Pat Gallagher, director of the legal program at the Sierra Club, said he expects Kavanaugh would oppose environmental regulation regardless of who calls for it — as he has often done as an appeals court judge.
With his confirmation, Gallagher said, “we’re going to have to find ways to keep cases away from the Supreme Court.”
Despite questions about Kavanaugh’s objectivity, many of the lawsuits involving blue states do not align neatly with partisan ideology. The core question is who has the power to regulate in that area — the federal government or the states?
California’s newly signed internet neutrality law is a prime example. It prohibits internet service providers from favoring specific websites or online content by cutting access or charging more for some than others. The state adopted the law last month in response to a Federal Communications Commission policy change earlier this year that ended a similar federal requirement.
“The California legislature has enacted an extreme and illegal state law attempting to frustrate federal policy,” U.S. Attorney General Jeff Sessions said in a statement announcing a lawsuit against the state.
California has sued — and been sued — multiple times since Trump took office. Its attorney general, Democrat Xavier Becerra, declined to comment, as did several other attorneys general involved in lawsuits against the administration.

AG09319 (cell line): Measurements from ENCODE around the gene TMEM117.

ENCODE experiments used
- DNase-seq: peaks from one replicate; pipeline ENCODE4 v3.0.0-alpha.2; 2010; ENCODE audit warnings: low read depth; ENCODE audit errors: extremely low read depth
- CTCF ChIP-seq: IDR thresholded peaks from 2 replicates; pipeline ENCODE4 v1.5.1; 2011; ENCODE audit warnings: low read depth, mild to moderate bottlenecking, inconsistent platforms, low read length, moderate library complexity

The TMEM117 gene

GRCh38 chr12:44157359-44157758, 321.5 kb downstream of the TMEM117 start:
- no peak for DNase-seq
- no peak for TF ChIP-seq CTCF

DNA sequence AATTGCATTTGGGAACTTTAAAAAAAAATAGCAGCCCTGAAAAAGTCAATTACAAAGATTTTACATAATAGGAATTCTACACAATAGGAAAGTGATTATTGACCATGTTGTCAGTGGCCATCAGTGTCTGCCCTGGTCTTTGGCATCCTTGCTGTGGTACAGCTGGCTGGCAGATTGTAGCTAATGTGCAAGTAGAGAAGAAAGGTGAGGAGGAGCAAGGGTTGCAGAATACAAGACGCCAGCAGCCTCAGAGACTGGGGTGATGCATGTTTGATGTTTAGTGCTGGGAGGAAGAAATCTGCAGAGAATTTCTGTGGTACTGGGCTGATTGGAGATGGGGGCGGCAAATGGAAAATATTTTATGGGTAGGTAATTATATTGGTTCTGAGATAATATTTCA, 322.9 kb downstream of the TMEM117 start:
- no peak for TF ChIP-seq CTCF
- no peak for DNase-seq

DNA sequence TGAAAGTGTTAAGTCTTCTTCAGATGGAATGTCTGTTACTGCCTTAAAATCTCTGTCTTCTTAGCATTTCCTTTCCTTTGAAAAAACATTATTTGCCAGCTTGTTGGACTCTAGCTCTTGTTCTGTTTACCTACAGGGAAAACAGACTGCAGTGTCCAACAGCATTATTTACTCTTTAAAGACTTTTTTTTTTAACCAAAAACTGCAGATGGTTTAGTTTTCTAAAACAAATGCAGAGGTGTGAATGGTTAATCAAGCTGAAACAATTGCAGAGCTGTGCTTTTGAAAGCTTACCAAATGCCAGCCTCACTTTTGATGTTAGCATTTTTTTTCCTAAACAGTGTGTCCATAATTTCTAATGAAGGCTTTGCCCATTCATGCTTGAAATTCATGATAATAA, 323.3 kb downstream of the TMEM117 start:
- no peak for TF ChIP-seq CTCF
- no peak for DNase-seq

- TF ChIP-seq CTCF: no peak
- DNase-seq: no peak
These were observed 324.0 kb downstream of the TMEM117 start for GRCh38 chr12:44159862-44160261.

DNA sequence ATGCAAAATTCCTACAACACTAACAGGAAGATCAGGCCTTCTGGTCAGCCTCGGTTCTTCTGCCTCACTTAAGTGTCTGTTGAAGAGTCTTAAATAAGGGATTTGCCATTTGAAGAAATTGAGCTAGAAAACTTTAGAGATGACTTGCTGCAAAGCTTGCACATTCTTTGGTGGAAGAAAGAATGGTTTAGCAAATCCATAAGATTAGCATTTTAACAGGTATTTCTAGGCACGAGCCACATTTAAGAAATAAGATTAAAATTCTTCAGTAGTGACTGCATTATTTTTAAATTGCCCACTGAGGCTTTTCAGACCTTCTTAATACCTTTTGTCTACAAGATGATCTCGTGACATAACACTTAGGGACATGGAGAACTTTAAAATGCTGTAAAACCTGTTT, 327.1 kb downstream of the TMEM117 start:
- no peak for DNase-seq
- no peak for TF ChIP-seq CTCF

Similar questions over state vs. federal authority are in play in the Trump administration challenge of a law that set up California as a “sanctuary state” unwilling to cooperate with federal authorities in certain immigration matters.
Thomas Saenz, president of MALDEF, a Latino civil rights organization, said Kavanaugh’s hearing reinforced what he believed after studying the judge’s previous rulings that touched on immigration.
“The concern is that partisan ideology came first and then judicial philosophy, rather than the other way around,” he said.
The group is involved in legal battles over immigrants brought to the country illegally as children.
Legal experts said it makes sense for blue states to keep pushing back against the administration, in part because not every case will reach the Supreme Court. Lawsuits can delay federal policies or force compromise.
Both happened with the Trump administration’s ban on travel to the U.S. from a group of Muslim-majority countries. After lower courts knocked it back and forced delays, the administration modified the policy. A ban is now in effect and has been upheld by the Supreme Court, but it’s not as tough as Trump’s first version.
Some advocates have suggested that Kavanaugh should step aside on cases involving the administration and those he criticized during his confirmation hearing. Doing so is rare, though.
“Justices don’t recuse themselves simply because they’ve taken ideological or partisan positions in the past that might favor one side or the other,” said Anthony Johnstone, a University of Montana law professor and former state solicitor. “Part of what presidents get with their Supreme Court nominations is their views.”